What’s in the Facebook IPO for Goldman Sachs? Money and prestige.
An anonymous Quora user posted this response, and it looks pretty solid.
Let us know if there’s anything you’d change or add.
1. Underwriting fees
Underwriting fees for most US IPOs are 6-7% of the offering size (the value of the shares sold, not the value of the whole company). However, Facebook is an exception because it is likely to be a huge offering and hotly contested. Google’s IPO is probably the best comparable. Fees for the base deal on the IPO were $46MM or 2.8% of the $1.66 Billion offering. I believe the lowest fees ever for an IPO were GM’s which was 0.75% or $118MM on a ~$15 Billion deal, but it was a bit of a special case because of the US Treasury’s involvement. Fees in the $50-150MM range would be expected for a Facebook IPO of several billion dollars. This is split among the banks involved. The same banks are also likely to underwrite secondary offerings after the IPO.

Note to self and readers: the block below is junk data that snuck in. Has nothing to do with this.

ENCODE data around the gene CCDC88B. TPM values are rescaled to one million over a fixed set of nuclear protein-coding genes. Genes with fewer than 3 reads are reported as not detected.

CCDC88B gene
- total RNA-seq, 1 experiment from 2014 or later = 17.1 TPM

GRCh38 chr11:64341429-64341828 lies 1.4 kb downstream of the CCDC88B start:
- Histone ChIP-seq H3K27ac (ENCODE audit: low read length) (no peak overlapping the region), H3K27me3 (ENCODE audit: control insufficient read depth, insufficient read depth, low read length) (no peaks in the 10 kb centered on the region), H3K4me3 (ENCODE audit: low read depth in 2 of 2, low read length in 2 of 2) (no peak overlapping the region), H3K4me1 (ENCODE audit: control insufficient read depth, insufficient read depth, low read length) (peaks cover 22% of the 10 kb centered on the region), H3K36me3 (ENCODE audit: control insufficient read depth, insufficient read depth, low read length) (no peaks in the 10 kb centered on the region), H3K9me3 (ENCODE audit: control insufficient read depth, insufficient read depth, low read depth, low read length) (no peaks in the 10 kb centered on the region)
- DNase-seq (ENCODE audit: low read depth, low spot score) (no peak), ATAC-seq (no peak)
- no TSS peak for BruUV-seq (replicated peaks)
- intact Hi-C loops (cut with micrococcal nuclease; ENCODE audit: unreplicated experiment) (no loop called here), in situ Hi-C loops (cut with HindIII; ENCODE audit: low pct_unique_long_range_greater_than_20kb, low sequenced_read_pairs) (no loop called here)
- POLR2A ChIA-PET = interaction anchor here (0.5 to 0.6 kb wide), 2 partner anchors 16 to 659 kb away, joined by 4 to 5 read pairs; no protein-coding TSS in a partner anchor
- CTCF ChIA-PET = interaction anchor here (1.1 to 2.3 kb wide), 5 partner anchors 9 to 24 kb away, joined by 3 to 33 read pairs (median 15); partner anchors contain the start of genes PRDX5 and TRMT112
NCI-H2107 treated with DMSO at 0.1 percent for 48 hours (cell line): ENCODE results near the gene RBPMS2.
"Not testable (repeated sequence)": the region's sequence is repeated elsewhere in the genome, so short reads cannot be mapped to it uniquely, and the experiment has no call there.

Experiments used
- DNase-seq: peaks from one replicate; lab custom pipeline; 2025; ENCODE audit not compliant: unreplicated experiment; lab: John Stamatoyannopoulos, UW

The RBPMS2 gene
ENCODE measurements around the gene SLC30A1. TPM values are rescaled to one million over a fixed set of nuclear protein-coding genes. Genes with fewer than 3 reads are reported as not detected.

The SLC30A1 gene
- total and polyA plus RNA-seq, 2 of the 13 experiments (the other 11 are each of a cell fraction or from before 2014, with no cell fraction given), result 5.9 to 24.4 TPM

Facebook will easily be one of the largest deals of the year and the banks involved with get credit for the deal in the “league tables” which are the lists of the top IPO underwriting banks
The lead banks in an IPO usually also become the most active brokerage firms for institutional trading of those shares after the IPO. They earn commissions on these trades.
4. Ancillary business
Because share prices generally increase on the first day of trading, allocations of shares in a hot IPO are valuable currency for investment banks to gain favour with important clients (both institutional and wealth management clients). Banks also get ancillary business in the form of investment services that they offer to senior management through their wealth management / private banking arms.
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